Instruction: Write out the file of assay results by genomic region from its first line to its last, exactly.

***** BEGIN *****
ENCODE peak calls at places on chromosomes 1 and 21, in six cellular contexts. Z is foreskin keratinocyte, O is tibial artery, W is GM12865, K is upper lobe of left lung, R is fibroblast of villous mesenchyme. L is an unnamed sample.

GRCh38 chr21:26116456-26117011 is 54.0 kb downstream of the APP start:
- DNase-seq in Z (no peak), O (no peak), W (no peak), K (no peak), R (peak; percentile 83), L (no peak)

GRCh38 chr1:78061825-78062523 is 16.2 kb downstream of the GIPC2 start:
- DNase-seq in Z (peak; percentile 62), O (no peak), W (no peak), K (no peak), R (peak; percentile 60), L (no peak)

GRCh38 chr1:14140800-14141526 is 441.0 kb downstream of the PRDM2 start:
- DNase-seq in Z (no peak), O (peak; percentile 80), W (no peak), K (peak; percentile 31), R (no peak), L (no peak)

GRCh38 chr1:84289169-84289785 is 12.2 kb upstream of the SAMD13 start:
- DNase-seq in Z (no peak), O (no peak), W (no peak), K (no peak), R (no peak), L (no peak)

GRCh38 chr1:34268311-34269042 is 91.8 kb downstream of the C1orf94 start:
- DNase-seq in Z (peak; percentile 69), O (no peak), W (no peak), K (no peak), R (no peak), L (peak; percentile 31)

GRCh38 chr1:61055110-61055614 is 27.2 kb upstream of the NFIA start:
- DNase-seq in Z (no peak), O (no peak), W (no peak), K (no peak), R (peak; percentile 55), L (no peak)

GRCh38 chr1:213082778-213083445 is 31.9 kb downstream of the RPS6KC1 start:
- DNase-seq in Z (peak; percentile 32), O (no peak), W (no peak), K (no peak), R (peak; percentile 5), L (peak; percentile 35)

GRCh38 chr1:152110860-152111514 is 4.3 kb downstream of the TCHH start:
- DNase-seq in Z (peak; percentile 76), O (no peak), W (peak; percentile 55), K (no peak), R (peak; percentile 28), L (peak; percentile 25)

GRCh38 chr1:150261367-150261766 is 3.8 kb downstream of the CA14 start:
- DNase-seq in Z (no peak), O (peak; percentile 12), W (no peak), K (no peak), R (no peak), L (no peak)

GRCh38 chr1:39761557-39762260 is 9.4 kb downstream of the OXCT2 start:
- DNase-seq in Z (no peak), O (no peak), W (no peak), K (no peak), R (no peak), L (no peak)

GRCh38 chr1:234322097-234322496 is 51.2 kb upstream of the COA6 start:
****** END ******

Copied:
ENCODE peak calls at places on chromosomes 1 and 21, in six cellular contexts. Z is foreskin keratinocyte, O is tibial artery, W is GM12865, K is upper lobe of left lung, R is fibroblast of villous mesenchyme. L is an unnamed sample.

GRCh38 chr21:26116456-26117011 is 54.0 kb downstream of the APP start:
- DNase-seq in Z (no peak), O (no peak), W (no peak), K (no peak), R (peak; percentile 83), L (no peak)

GRCh38 chr1:78061825-78062523 is 16.2 kb downstream of the GIPC2 start:
- DNase-seq in Z (peak; percentile 62), O (no peak), W (no peak), K (no peak), R (peak; percentile 60), L (no peak)

GRCh38 chr1:14140800-14141526 is 441.0 kb downstream of the PRDM2 start:
- DNase-seq in Z (no peak), O (peak; percentile 80), W (no peak), K (peak; percentile 31), R (no peak), L (no peak)

GRCh38 chr1:84289169-84289785 is 12.2 kb upstream of the SAMD13 start:
- DNase-seq in Z (no peak), O (no peak), W (no peak), K (no peak), R (no peak), L (no peak)

GRCh38 chr1:34268311-34269042 is 91.8 kb downstream of the C1orf94 start:
- DNase-seq in Z (peak; percentile 69), O (no peak), W (no peak), K (no peak), R (no peak), L (peak; percentile 31)

GRCh38 chr1:61055110-61055614 is 27.2 kb upstream of the NFIA start:
- DNase-seq in Z (no peak), O (no peak), W (no peak), K (no peak), R (peak; percentile 55), L (no peak)

GRCh38 chr1:213082778-213083445 is 31.9 kb downstream of the RPS6KC1 start:
- DNase-seq in Z (peak; percentile 32), O (no peak), W (no peak), K (no peak), R (peak; percentile 5), L (peak; percentile 35)

GRCh38 chr1:152110860-152111514 is 4.3 kb downstream of the TCHH start:
- DNase-seq in Z (peak; percentile 76), O (no peak), W (peak; percentile 55), K (no peak), R (peak; percentile 28), L (peak; percentile 25)

GRCh38 chr1:150261367-150261766 is 3.8 kb downstream of the CA14 start:
- DNase-seq in Z (no peak), O (peak; percentile 12), W (no peak), K (no peak), R (no peak), L (no peak)

GRCh38 chr1:39761557-39762260 is 9.4 kb downstream of the OXCT2 start:
- DNase-seq in Z (no peak), O (no peak), W (no peak), K (no peak), R (no peak), L (no peak)

GRCh38 chr1:234322097-234322496 is 51.2 kb upstream of the COA6 start: